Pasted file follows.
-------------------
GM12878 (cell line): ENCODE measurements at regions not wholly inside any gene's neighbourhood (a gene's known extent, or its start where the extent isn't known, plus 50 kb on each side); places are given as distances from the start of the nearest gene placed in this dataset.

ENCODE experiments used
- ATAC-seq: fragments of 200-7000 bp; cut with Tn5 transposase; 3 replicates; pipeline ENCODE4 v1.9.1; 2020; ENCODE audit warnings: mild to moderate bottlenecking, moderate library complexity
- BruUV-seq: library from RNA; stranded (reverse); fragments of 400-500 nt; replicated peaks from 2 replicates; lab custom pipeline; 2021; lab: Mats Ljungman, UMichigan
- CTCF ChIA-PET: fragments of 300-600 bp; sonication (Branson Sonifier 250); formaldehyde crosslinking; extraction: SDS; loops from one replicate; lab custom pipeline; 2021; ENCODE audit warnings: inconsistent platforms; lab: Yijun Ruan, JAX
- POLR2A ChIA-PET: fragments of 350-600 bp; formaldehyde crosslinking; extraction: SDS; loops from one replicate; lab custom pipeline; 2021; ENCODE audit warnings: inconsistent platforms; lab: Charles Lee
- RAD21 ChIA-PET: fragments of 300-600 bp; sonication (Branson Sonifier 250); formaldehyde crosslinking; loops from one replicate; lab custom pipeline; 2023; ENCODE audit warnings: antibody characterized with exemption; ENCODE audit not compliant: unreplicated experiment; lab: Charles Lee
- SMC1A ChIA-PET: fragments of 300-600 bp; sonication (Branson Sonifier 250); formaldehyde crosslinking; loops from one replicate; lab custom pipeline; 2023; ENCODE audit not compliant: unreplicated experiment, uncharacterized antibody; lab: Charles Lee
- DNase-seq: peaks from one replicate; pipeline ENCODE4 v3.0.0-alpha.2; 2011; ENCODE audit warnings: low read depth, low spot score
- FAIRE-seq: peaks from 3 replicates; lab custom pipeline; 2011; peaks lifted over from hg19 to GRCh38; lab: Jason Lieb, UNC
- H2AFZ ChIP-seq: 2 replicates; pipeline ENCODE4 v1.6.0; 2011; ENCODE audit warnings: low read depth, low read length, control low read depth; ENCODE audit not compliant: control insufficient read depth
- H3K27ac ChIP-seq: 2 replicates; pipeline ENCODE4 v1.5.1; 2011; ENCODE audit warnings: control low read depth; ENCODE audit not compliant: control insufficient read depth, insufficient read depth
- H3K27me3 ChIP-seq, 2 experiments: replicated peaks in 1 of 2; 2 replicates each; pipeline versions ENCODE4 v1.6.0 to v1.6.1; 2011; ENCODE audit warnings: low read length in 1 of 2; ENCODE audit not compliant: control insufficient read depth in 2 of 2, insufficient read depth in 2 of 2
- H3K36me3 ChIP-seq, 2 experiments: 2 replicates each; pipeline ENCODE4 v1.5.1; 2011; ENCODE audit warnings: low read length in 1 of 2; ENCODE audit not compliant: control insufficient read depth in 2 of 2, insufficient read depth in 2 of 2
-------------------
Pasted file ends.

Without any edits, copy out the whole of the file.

GM12878 (cell line): ENCODE measurements at regions not wholly inside any gene's neighbourhood (a gene's known extent, or its start where the extent isn't known, plus 50 kb on each side); places are given as distances from the start of the nearest gene placed in this dataset.

ENCODE experiments used
- ATAC-seq: fragments of 200-7000 bp; cut with Tn5 transposase; 3 replicates; pipeline ENCODE4 v1.9.1; 2020; ENCODE audit warnings: mild to moderate bottlenecking, moderate library complexity
- BruUV-seq: library from RNA; stranded (reverse); fragments of 400-500 nt; replicated peaks from 2 replicates; lab custom pipeline; 2021; lab: Mats Ljungman, UMichigan
- CTCF ChIA-PET: fragments of 300-600 bp; sonication (Branson Sonifier 250); formaldehyde crosslinking; extraction: SDS; loops from one replicate; lab custom pipeline; 2021; ENCODE audit warnings: inconsistent platforms; lab: Yijun Ruan, JAX
- POLR2A ChIA-PET: fragments of 350-600 bp; formaldehyde crosslinking; extraction: SDS; loops from one replicate; lab custom pipeline; 2021; ENCODE audit warnings: inconsistent platforms; lab: Charles Lee
- RAD21 ChIA-PET: fragments of 300-600 bp; sonication (Branson Sonifier 250); formaldehyde crosslinking; loops from one replicate; lab custom pipeline; 2023; ENCODE audit warnings: antibody characterized with exemption; ENCODE audit not compliant: unreplicated experiment; lab: Charles Lee
- SMC1A ChIA-PET: fragments of 300-600 bp; sonication (Branson Sonifier 250); formaldehyde crosslinking; loops from one replicate; lab custom pipeline; 2023; ENCODE audit not compliant: unreplicated experiment, uncharacterized antibody; lab: Charles Lee
- DNase-seq: peaks from one replicate; pipeline ENCODE4 v3.0.0-alpha.2; 2011; ENCODE audit warnings: low read depth, low spot score
- FAIRE-seq: peaks from 3 replicates; lab custom pipeline; 2011; peaks lifted over from hg19 to GRCh38; lab: Jason Lieb, UNC
- H2AFZ ChIP-seq: 2 replicates; pipeline ENCODE4 v1.6.0; 2011; ENCODE audit warnings: low read depth, low read length, control low read depth; ENCODE audit not compliant: control insufficient read depth
- H3K27ac ChIP-seq: 2 replicates; pipeline ENCODE4 v1.5.1; 2011; ENCODE audit warnings: control low read depth; ENCODE audit not compliant: control insufficient read depth, insufficient read depth
- H3K27me3 ChIP-seq, 2 experiments: replicated peaks in 1 of 2; 2 replicates each; pipeline versions ENCODE4 v1.6.0 to v1.6.1; 2011; ENCODE audit warnings: low read length in 1 of 2; ENCODE audit not compliant: control insufficient read depth in 2 of 2, insufficient read depth in 2 of 2
- H3K36me3 ChIP-seq, 2 experiments: 2 replicates each; pipeline ENCODE4 v1.5.1; 2011; ENCODE audit warnings: low read length in 1 of 2; ENCODE audit not compliant: control insufficient read depth in 2 of 2, insufficient read depth in 2 of 2